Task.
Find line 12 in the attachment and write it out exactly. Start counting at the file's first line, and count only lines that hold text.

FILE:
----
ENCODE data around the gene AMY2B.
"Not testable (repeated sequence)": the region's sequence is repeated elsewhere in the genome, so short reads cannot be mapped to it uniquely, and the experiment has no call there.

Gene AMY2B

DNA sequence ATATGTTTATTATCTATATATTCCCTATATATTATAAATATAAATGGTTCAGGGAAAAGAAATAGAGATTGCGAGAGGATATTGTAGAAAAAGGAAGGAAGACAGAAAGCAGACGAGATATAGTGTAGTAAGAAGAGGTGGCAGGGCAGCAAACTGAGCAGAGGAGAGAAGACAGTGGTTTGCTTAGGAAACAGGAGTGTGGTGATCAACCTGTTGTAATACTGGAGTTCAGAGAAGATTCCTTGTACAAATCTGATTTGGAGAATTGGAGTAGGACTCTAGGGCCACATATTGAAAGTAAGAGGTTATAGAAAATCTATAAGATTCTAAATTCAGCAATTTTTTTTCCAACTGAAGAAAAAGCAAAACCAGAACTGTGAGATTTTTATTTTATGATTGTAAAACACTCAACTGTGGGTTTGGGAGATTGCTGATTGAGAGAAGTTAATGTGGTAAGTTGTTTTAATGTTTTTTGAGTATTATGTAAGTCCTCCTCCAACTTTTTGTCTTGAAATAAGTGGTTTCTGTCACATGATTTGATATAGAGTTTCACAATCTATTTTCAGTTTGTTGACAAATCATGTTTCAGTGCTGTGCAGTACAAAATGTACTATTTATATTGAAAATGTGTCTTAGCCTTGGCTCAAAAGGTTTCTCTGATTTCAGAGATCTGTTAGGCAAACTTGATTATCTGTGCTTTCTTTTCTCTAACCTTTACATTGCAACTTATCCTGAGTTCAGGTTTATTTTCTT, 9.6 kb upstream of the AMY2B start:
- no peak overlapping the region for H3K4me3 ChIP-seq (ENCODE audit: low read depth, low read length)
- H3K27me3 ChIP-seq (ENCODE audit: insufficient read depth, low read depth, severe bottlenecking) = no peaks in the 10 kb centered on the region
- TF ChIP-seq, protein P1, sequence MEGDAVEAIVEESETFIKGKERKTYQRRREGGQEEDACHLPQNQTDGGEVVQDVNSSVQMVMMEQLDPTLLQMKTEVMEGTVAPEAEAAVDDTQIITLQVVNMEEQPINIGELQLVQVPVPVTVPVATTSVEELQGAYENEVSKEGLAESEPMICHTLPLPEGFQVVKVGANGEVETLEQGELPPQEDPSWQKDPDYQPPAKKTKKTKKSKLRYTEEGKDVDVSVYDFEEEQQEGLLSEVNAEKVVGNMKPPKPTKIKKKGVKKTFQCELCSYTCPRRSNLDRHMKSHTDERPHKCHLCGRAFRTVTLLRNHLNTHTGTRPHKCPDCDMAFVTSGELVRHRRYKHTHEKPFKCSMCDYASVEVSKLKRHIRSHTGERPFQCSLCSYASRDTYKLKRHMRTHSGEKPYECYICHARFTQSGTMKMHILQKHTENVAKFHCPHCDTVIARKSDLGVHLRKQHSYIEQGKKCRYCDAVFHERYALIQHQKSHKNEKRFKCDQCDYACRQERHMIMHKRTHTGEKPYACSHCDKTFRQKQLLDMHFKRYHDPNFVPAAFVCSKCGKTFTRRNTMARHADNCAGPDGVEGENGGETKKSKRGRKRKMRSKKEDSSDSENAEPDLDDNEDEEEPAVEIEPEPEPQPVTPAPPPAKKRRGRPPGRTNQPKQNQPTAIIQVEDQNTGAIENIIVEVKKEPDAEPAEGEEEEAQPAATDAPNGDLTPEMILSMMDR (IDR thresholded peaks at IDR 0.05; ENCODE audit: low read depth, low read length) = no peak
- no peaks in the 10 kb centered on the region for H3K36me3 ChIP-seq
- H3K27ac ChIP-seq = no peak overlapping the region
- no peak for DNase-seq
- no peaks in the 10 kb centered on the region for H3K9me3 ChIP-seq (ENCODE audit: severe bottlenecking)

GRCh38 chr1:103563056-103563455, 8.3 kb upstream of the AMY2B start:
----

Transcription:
GRCh38 chr1:103563056-103563455, 8.3 kb upstream of the AMY2B start: